The Dangerous Protector (Puffin Harbor, #2) by Janet Chapman Read Online (FREE)
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“I can’t decide if you’re the most patient man I know or the dumbest.”
Duncan Ross set his drink down on the bar and followed Keenan Oakes’s gaze to the booth in the back corner of the pub. “I prefer cunning to patient,” he said as they watched the two chatting women. “Patience implies that I’m waiting for something to happen, whereas cunning denotes a plan.”
Kee turned narrowed eyes on Duncan. “And does this plan involve any actual dating, or are you saving all of your energy for the honeymoon?”
Duncan shot him a grin, picked up his drink, and looked back at the booth over the rim of his glass as he took a sip. Willow Foster and Rachel Oakes were both hunched forward, whispering to each other across the wide oak table. Rachel suddenly sat back in her seat with a laugh, and Willow just as suddenly leaned away, folded her arms under her breasts, and snorted loudly enough to be heard over the hum of the crowded pub.
Duncan quietly chuckled. “It’s going to be one hell of a honeymoon.”
Kee slid his empty glass toward Duncan, nodding for a refill. “Inviting half of Puffin Harbor to your wedding before you’ve secured a bride is not a good plan.”
Duncan felt a dull flush creep up the back of his neck. If he ever found out who had started that rumor, he was going to kick some serious butt. Having his love life bantered about town was not only not part of his plan, it could very well be the death of him. Duncan picked up the bottle he’d opened just a few minutes ago and absently ran his thumb over the embossed crest on the cap. “Have ya ever known me to fail in an objective once I’ve made up my mind to go after something?” he asked softly.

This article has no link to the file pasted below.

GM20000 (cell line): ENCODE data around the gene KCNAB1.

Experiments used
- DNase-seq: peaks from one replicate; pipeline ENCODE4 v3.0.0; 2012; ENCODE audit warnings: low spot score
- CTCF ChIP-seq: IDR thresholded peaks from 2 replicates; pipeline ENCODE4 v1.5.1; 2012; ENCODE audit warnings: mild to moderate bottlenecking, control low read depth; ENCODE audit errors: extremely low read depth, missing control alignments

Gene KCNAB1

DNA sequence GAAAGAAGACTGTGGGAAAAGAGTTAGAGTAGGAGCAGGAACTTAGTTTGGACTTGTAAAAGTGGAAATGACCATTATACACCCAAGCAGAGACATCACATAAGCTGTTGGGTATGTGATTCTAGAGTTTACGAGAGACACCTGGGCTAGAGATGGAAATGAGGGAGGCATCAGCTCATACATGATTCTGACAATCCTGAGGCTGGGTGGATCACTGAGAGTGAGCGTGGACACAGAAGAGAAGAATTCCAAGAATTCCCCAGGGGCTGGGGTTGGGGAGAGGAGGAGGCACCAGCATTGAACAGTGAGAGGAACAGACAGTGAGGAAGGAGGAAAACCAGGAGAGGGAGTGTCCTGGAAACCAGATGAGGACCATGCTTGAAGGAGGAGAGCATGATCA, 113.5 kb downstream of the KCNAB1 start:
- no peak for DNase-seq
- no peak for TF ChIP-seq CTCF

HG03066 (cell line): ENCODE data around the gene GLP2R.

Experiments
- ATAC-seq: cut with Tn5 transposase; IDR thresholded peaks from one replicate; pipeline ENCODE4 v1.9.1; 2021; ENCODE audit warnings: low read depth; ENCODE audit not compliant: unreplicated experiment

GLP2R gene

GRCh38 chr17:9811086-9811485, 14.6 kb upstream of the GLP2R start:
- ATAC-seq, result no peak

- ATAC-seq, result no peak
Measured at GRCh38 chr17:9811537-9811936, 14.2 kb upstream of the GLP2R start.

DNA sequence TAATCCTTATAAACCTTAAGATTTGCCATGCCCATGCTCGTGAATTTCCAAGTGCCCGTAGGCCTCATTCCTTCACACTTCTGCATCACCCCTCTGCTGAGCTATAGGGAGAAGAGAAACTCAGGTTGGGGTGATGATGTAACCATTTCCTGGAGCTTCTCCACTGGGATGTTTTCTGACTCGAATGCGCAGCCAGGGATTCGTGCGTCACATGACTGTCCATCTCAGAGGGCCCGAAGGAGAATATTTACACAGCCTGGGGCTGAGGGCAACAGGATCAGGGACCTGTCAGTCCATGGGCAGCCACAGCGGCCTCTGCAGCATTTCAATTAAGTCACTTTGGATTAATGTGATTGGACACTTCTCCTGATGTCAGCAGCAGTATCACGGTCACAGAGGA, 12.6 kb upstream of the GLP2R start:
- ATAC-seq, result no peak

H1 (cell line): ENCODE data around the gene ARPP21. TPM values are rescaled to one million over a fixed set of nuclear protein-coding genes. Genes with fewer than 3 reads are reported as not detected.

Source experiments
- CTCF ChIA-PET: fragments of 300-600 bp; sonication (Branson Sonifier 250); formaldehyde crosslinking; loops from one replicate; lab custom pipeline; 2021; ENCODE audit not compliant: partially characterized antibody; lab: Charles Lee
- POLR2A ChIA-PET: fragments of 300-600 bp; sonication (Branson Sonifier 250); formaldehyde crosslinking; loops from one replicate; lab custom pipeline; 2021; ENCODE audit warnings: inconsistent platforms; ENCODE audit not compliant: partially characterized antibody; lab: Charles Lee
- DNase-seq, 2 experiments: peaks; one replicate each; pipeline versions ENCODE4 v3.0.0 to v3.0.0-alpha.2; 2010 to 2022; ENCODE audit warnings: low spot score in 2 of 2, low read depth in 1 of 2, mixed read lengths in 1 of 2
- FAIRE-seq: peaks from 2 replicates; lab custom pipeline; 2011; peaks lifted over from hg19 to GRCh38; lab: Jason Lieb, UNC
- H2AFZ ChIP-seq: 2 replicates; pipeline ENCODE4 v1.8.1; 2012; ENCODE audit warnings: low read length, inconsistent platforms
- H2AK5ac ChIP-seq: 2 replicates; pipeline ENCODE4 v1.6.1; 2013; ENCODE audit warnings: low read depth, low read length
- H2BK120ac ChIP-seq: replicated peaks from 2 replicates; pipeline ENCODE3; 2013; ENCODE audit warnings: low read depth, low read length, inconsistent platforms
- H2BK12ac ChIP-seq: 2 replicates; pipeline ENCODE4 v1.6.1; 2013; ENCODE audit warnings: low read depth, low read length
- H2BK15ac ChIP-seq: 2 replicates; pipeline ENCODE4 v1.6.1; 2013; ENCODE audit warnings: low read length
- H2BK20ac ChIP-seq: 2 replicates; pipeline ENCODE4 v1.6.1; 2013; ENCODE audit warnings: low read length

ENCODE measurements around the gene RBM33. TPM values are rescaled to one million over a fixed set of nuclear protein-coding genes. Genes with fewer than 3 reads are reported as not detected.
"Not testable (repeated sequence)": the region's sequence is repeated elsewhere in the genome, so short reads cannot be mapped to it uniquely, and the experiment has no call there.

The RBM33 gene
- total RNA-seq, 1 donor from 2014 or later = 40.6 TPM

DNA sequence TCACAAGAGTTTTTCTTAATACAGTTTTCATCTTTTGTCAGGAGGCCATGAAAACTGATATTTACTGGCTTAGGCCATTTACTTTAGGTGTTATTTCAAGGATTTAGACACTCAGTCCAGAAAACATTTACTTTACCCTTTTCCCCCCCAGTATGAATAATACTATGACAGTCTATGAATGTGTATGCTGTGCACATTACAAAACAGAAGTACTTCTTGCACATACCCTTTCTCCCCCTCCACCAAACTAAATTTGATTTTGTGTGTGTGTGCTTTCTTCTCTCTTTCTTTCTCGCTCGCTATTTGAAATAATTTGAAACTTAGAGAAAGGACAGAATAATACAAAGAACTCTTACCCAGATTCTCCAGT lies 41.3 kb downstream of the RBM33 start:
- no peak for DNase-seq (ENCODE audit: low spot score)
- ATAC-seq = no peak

“No,” Kee said. “But then, wife hunting isn’t exactly your usual objective. And Willow Foster isn’t exactly…easy prey.”
Duncan had started to refill Kee’s glass, but instead he set the bottle down again. “Willow’s just scared, is all. It’s a holdover from what she thought had happened between her mom and dad and Thaddeus Lakeman. Unlike Rachel, who thought passion was the root of all evil, Willow still thinks commitment is a four-letter word. All I have to do,” Duncan said softly, finally refilling Kee’s glass, “is convince Willow that marrying me won’t be the end of her life as she knows it, but the beginning.”
“Yeah, that’ll happen,” Kee said with a snort, picking up his drink. “Just as soon as you stop acting like a caveman.”
“Troglodyte,” Duncan said, puffing his chest and smoothing down the front of his shirt. “She calls me a troglodyte.”
Kee stopped in mid-sip. “To your face?”
Ignoring Kee’s question, Duncan looked back at the booth. Willow was glaring now, her snapping hazel eyes reflecting the firelight from the stone hearth as she leaned on the table again and whispered something to her sister.